The lack of staffing in the prison, Sheriff, and District Attorney's Offices is a significant security issue, putting our community at risk. The recent escape of a convicted murderer serving a life sentence was the second escape from our county prison in less than six months.
Earlier this year, the County hired a consultant to make recommendations to improve the prison, yet the details have not been made public. The number of unfilled positions in the County prison is at an all-time high. As of the publishing date of this article, there are 301 positions at the prison with 76 vacancies.
Two prisoner escapes in less than six months is not solely a prison issue – It’s a broader issue of mismanagement and institutional failure.
The staff of Deputies in the Sheriff’s Office who protect our courts is down by two-thirds, and the Canine Unit is down from eight to two active K-9 Officers – Dogs who search for people, including fugitives and corpses, drugs, and bombs. The current administration disbanded the Warrant Department, which served evictions and warrants, Protection from Abuse Orders, and Child/ Spousal Support Orders. These are critical functions. Without prompt execution by a dedicated department, residents are at risk.
In addition, the District Attorney's Office has also incurred unprecedented turnover, losing roughly 40 attorneys over the last four years. It continues to be significantly understaffed, with difficulty hiring from within our County. The District Attorney's Office is funded for 40 attorneys, mainly through taxes. Roughly 20 attorneys are assigned to courtrooms, three to four attorneys to special victims, and two to juveniles, which means there are only seven attorneys to handle all the district courts, miscellaneous courts, and other office duties (warrants and court orders). Retention issues compromise the development of our Assistant District Attorneys, minimizing talent development for the future.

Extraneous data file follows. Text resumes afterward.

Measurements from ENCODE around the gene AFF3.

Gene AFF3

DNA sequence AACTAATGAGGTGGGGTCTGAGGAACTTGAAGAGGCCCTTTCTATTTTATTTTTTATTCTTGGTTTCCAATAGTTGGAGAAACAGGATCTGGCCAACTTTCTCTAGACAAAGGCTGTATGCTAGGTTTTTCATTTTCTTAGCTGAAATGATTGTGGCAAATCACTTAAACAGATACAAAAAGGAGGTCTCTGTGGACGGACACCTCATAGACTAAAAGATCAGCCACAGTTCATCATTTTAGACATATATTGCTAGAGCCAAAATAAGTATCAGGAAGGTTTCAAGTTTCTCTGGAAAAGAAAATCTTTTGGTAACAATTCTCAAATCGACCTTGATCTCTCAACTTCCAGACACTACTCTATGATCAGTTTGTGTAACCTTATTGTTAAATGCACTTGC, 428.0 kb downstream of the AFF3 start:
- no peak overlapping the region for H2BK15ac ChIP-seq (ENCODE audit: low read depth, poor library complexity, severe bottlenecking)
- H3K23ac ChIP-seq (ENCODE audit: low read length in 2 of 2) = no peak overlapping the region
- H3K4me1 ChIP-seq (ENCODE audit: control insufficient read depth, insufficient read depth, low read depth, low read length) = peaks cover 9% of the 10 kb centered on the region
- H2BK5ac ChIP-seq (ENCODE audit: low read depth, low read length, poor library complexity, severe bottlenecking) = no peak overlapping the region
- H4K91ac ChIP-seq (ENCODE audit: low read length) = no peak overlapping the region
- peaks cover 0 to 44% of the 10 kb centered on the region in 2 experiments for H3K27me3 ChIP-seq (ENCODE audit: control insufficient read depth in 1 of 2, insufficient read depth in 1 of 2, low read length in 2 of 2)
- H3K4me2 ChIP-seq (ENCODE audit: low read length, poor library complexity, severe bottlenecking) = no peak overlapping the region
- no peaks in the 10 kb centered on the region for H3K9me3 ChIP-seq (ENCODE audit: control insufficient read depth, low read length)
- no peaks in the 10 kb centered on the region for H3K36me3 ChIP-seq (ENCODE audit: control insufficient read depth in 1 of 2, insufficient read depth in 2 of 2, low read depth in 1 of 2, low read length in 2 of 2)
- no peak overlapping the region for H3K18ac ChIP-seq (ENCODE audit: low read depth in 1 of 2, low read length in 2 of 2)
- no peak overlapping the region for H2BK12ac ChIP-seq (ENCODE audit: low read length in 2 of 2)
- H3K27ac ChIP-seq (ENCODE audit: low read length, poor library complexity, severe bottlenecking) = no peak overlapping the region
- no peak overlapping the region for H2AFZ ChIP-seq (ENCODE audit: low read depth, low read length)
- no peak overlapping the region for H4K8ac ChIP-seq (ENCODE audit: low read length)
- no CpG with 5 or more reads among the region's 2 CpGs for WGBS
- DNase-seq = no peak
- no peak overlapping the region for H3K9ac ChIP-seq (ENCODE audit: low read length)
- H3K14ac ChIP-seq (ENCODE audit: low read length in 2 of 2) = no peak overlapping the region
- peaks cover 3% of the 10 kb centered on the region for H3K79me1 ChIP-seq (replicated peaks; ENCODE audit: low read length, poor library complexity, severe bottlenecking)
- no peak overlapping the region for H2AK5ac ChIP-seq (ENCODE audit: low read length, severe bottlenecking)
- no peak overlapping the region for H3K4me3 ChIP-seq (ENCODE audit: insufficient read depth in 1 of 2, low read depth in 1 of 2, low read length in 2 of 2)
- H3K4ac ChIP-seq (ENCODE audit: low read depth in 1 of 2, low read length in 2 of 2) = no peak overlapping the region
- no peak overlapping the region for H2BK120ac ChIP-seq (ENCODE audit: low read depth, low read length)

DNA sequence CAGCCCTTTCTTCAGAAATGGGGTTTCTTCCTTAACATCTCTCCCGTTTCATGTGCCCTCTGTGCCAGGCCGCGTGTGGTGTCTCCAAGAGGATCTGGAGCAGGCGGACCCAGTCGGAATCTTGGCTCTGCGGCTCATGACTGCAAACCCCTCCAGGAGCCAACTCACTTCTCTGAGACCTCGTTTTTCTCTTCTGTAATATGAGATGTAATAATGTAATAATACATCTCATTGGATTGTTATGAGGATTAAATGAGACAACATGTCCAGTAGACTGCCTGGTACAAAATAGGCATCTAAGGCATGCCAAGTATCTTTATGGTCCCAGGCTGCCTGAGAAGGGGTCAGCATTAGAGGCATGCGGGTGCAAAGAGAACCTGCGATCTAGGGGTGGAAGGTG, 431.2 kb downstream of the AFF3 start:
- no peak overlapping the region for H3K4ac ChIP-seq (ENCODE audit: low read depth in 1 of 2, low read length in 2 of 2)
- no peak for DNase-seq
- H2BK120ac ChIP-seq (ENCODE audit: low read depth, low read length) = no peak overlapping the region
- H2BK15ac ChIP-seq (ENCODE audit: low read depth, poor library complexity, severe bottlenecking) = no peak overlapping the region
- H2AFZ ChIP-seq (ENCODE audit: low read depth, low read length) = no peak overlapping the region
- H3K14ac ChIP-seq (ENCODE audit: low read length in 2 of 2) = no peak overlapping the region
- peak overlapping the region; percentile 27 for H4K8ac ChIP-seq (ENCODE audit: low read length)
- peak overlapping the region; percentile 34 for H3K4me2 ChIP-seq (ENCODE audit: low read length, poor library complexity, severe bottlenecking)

It's time to look deeper into the root causes of the problems with our prison, Sheriff, and District Attorney's offices; our County's safety is at stake!
Despite the deterioration of these offices, Chester County Officials are telling us that everything is fine. The Courthouse is safe, the prison is secure, crime is down, and we need to trust them because they have it all under control.
How can we trust these elected officials to be transparent about security issues when we now see first-hand that things are not okay?
We've been headed in the wrong direction for the past four years. Our County has been fraying at the seams. Two prison escapes, and many other adverse events, are symptomatic of institutional failures. We have an opportunity to change course in November.
A solution is at hand. We have outstanding 2023 candidates for District Attorney, in Ryan Hyde, and for Sheriff, in Roy Kofroth. When you elect them, they will protect our quality-of-life and restore good governance for Chester County.